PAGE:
Although Sidhu did not defend his criminal case, he is now fighting. This time, for the right to stay in Canada.

“It’s no use running away from things. I can try to make things better. I certainly owe this country.”

Sidhu is not a Canadian citizen. He is a permanent resident. Under immigration rules, anyone convicted of a crime punishable by more than six months is subject to deportation.

Calgary immigration attorney Michael Green represents Sidhu. In an interview with W5, he said: “There is so much tragedy going on. There is first and foremost tragedy for the families of the victims and the survivors. But there is another tragedy too and that is Jaskirat and his wife Tanvir.”

In January 2021, Green presented a 415-page binder explaining why Sidhu should not be deported, citing his extreme level of remorse, lack of criminal history, low risk of being offended again, and the fact that neither drugs, alcohol nor excessive speed was a factor in collision. Hundreds of letters with public support are also included in the case. Among them are letters from three Humboldt families, including the parents of Evan Thomas, who died in the crash.

Evan Thomas

Scott and Laurie Thomas have not only forgiven Sidhu, they are actively working to keep him in Canada.

“We sent some letters to his lawyer that our family does not think he should be deported. That does not have to be the necessary conclusion on how it all ends.”

Their anger is not directed at the man who caused their son’s death, but at the industry that put him behind the wheel. A W5 investigation reveals an ongoing and potentially fatal lack of oversight of truck driver training schools three years after the tragedy.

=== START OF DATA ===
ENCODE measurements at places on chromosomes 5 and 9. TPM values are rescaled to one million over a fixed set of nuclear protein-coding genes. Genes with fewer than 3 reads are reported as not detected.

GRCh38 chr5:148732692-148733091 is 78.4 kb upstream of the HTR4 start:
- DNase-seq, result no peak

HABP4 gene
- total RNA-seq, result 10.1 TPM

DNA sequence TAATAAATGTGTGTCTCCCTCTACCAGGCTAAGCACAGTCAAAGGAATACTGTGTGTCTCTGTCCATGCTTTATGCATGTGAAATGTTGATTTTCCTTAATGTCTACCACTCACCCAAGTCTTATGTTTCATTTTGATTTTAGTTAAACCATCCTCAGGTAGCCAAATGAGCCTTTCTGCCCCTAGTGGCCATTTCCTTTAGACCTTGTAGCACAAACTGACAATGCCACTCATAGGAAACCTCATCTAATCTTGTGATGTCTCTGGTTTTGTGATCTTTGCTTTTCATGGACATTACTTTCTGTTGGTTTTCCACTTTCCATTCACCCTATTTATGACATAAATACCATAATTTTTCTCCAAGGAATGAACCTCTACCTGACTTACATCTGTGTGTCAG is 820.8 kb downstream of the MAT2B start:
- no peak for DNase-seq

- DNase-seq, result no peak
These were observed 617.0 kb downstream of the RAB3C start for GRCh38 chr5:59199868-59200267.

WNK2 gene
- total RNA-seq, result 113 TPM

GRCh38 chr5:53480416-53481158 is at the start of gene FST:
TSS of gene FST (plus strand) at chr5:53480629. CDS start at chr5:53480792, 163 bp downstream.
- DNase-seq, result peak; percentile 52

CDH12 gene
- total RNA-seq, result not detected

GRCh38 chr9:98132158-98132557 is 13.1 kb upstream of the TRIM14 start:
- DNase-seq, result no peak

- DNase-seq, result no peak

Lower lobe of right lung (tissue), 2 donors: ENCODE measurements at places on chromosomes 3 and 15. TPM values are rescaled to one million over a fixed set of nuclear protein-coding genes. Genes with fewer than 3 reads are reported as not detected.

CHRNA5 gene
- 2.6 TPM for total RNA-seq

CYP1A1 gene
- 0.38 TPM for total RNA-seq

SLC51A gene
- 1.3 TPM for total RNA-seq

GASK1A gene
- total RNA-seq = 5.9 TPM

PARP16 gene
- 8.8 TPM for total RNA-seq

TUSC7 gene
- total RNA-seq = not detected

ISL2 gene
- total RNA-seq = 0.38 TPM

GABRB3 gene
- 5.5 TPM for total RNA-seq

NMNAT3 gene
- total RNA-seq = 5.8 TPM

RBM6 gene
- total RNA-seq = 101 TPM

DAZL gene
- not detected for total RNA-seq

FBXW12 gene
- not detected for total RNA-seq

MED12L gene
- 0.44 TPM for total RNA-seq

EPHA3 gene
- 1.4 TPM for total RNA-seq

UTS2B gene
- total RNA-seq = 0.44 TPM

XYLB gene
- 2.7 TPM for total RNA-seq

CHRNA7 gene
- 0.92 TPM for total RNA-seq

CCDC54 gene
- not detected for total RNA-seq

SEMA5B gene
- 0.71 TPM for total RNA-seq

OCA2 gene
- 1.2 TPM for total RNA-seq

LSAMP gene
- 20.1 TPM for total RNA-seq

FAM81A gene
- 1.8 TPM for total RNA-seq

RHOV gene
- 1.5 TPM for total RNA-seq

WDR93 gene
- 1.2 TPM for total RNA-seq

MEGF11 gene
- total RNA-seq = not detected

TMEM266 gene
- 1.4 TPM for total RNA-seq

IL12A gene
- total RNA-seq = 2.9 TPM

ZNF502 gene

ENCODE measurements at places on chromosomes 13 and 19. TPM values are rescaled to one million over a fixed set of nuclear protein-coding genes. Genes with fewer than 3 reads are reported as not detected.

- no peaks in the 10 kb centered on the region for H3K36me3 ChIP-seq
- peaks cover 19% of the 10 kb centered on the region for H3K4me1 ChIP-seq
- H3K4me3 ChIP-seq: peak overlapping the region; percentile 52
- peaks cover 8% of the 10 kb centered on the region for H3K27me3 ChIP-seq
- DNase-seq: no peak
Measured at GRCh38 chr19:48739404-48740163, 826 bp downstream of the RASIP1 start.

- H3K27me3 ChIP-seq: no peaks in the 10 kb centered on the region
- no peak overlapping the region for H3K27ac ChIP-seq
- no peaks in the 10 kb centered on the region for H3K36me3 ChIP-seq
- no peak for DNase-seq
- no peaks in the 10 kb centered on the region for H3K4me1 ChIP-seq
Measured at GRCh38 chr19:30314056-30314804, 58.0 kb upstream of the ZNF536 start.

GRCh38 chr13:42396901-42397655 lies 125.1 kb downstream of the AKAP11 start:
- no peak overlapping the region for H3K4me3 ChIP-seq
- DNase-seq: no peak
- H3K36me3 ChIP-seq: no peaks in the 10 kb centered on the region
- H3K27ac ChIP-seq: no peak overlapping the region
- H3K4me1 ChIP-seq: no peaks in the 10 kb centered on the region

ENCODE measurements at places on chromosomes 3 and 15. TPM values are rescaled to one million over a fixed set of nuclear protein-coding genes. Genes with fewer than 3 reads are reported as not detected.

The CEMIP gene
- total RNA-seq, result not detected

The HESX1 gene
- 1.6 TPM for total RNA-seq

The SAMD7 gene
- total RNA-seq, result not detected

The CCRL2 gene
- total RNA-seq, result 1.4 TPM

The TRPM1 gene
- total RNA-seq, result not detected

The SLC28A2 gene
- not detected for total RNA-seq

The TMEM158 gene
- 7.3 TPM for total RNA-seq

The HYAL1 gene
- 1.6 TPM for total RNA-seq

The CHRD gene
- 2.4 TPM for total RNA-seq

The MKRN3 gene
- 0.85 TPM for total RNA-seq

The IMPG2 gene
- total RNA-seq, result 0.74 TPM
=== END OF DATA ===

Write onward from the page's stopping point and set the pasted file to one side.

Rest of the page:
Scott Thomas sees a day when he and Sidhu are standing on a stage together and demanding action.

“If Mr. Sidhu is in Canada and there’s an opportunity … for both of us to talk together about what happened and how we can make a better place out of this, I think there’s an opportunity for “Canada can be better, much more so than sending them home.”

Scott and Laurie Thomas

The odds are not in Sidhu’s favor. Some Humboldt families have spoken in support of his deportation. And it’s incumbent on attorney Michael Green to convince a Canadian Border Services Agency enforcer that he should be allowed to stay.

“This has to be one of the most difficult cases a CBSA officer could ever have, because it’s not clear. Usually you have a really serious offense. It’s easy for them to say ‘goodbye’.” In this case … you have a negligent crime, you have one with a flawless record, well established in Canada, have a bright future. There is also another factor, which is his wife. They had this dream Although he is pretty ruined, he is not only fighting for himself, he is also asking for another chance for his wife. “

When the CBSA officer makes a decision, it is sent to the delegate of the Minister of Immigration, who has the final decision on deportation. Green says the immigration minister can rarely intervene. Since 2001, Canada has removed more than 20,000 people for “serious crime.”

If Sidhu is deported, Mann said she will return to India as well.

“We will definitely live in Canada because Canada is our home now. But if he is not here, I would not be able to live here. I will have to follow him back.”

Jaskirat Sidhu put his hand to his heart and said, “I am not the person who did this on purpose or on purpose. I know people have lost their lives and I do not want to hide. All I can do is to stand before them and hold my hands and say sorry. “

A decision on whether Sidhu will be allowed to stay in Canada is expected immediately.

W5’s study of the truck industry, “The Humboldt Driver” airs Saturday night at 7 p.m. 19 on CTV.